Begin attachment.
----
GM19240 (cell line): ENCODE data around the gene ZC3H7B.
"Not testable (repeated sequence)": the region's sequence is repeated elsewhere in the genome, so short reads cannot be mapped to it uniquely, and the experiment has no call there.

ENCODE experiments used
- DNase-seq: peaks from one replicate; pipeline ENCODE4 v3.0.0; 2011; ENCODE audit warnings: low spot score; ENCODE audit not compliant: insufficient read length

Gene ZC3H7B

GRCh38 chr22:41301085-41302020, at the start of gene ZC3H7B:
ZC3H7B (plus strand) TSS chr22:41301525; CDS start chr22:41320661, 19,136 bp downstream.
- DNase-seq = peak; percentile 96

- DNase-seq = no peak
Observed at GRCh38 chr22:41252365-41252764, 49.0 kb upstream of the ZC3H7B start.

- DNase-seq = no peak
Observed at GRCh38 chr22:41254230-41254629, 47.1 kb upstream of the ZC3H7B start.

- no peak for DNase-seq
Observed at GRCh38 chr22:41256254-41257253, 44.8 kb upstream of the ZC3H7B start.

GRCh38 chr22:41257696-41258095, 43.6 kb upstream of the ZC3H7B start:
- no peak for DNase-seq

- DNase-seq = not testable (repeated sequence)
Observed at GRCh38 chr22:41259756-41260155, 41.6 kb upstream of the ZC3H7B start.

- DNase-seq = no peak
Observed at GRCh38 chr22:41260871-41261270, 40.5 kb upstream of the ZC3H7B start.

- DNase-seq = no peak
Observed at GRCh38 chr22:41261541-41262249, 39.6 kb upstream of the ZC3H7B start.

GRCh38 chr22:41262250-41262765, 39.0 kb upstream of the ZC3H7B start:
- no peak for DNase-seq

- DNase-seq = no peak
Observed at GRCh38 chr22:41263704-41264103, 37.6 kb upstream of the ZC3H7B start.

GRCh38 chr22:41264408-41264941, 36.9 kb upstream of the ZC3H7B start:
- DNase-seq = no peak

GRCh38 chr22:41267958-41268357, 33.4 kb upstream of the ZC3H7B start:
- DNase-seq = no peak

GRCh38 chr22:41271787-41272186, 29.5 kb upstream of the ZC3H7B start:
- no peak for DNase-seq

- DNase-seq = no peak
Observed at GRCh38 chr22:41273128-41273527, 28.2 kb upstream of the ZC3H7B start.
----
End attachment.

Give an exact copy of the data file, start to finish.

GM19240 (cell line): ENCODE data around the gene ZC3H7B.
"Not testable (repeated sequence)": the region's sequence is repeated elsewhere in the genome, so short reads cannot be mapped to it uniquely, and the experiment has no call there.

ENCODE experiments used
- DNase-seq: peaks from one replicate; pipeline ENCODE4 v3.0.0; 2011; ENCODE audit warnings: low spot score; ENCODE audit not compliant: insufficient read length

Gene ZC3H7B

GRCh38 chr22:41301085-41302020, at the start of gene ZC3H7B:
ZC3H7B (plus strand) TSS chr22:41301525; CDS start chr22:41320661, 19,136 bp downstream.
- DNase-seq = peak; percentile 96

- DNase-seq = no peak
Observed at GRCh38 chr22:41252365-41252764, 49.0 kb upstream of the ZC3H7B start.

- DNase-seq = no peak
Observed at GRCh38 chr22:41254230-41254629, 47.1 kb upstream of the ZC3H7B start.

- no peak for DNase-seq
Observed at GRCh38 chr22:41256254-41257253, 44.8 kb upstream of the ZC3H7B start.

GRCh38 chr22:41257696-41258095, 43.6 kb upstream of the ZC3H7B start:
- no peak for DNase-seq

- DNase-seq = not testable (repeated sequence)
Observed at GRCh38 chr22:41259756-41260155, 41.6 kb upstream of the ZC3H7B start.

- DNase-seq = no peak
Observed at GRCh38 chr22:41260871-41261270, 40.5 kb upstream of the ZC3H7B start.

- DNase-seq = no peak
Observed at GRCh38 chr22:41261541-41262249, 39.6 kb upstream of the ZC3H7B start.

GRCh38 chr22:41262250-41262765, 39.0 kb upstream of the ZC3H7B start:
- no peak for DNase-seq

- DNase-seq = no peak
Observed at GRCh38 chr22:41263704-41264103, 37.6 kb upstream of the ZC3H7B start.

GRCh38 chr22:41264408-41264941, 36.9 kb upstream of the ZC3H7B start:
- DNase-seq = no peak

GRCh38 chr22:41267958-41268357, 33.4 kb upstream of the ZC3H7B start:
- DNase-seq = no peak

GRCh38 chr22:41271787-41272186, 29.5 kb upstream of the ZC3H7B start:
- no peak for DNase-seq

- DNase-seq = no peak
Observed at GRCh38 chr22:41273128-41273527, 28.2 kb upstream of the ZC3H7B start.